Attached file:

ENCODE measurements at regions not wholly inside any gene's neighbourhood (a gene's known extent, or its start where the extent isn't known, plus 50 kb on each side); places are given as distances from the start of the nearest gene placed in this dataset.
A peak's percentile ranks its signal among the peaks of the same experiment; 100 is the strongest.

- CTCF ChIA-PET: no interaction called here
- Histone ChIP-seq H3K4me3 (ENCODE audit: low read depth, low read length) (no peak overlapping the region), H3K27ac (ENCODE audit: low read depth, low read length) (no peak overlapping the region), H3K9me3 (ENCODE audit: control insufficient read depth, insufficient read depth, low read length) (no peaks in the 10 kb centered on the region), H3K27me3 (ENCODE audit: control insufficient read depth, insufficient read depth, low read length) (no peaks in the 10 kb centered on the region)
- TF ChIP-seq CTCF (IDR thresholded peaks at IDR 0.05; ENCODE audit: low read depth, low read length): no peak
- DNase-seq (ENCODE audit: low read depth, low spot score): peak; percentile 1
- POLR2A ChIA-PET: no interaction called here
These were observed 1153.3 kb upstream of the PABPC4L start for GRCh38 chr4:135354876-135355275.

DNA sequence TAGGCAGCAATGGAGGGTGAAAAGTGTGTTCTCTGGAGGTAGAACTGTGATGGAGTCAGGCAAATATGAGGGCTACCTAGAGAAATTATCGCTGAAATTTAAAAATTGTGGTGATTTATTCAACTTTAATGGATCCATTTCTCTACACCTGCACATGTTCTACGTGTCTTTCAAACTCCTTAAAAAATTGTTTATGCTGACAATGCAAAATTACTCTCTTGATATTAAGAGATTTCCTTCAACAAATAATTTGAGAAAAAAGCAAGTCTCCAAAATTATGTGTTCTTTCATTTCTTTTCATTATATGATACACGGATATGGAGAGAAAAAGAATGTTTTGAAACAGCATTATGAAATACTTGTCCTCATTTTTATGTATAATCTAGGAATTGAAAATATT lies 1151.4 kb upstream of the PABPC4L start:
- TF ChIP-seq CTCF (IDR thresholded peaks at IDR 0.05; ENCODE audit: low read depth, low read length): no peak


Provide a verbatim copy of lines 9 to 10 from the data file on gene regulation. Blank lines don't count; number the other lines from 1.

DNA sequence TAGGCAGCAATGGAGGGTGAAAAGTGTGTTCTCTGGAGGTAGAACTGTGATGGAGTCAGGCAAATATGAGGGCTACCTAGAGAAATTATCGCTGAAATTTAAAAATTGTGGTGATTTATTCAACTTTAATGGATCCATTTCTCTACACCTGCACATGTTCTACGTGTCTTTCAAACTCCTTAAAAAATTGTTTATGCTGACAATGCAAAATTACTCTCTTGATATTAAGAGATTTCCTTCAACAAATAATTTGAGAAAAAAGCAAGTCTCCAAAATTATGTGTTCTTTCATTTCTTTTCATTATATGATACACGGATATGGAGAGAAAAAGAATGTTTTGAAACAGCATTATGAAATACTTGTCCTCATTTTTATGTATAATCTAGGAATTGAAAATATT lies 1151.4 kb upstream of the PABPC4L start:
- TF ChIP-seq CTCF (IDR thresholded peaks at IDR 0.05; ENCODE audit: low read depth, low read length): no peak